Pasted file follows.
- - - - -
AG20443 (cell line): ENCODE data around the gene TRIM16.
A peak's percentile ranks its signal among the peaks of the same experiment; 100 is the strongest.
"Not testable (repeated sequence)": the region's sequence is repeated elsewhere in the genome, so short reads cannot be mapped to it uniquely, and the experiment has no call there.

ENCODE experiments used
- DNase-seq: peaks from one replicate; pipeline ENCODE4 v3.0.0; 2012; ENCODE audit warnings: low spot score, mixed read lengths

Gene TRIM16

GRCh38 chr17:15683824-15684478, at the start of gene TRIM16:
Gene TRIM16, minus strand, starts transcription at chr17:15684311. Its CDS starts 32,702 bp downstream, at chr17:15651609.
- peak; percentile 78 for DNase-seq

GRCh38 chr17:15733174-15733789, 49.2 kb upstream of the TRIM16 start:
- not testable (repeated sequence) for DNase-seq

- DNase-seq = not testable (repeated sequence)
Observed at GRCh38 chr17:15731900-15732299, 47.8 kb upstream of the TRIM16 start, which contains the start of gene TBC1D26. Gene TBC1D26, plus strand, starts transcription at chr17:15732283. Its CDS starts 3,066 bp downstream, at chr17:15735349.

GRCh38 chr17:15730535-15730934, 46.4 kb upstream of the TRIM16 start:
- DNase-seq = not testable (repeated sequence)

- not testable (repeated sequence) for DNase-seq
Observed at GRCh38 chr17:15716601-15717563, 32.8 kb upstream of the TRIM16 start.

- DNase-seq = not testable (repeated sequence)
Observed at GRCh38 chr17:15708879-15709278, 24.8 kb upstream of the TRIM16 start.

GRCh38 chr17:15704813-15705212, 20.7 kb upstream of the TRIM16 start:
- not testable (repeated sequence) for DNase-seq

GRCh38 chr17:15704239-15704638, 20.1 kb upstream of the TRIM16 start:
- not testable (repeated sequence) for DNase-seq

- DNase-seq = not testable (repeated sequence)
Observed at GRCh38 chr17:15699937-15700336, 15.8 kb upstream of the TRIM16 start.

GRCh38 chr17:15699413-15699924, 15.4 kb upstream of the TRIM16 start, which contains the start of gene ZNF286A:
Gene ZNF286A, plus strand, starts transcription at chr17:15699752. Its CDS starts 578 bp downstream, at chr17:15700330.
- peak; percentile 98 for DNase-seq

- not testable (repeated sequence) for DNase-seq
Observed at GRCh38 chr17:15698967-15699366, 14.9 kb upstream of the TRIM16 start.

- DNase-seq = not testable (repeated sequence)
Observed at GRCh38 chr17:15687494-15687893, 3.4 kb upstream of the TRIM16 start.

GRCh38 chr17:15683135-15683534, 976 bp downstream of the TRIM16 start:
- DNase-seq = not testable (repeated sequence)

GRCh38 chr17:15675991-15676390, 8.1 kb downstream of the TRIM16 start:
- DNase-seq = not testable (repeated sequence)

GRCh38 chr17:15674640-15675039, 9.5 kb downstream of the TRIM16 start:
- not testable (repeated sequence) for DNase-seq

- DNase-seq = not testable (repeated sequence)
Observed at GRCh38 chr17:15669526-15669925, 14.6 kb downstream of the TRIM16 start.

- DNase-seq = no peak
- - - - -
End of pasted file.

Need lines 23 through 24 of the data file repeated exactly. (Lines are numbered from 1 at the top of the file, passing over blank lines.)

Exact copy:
- not testable (repeated sequence) for DNase-seq

- DNase-seq = not testable (repeated sequence)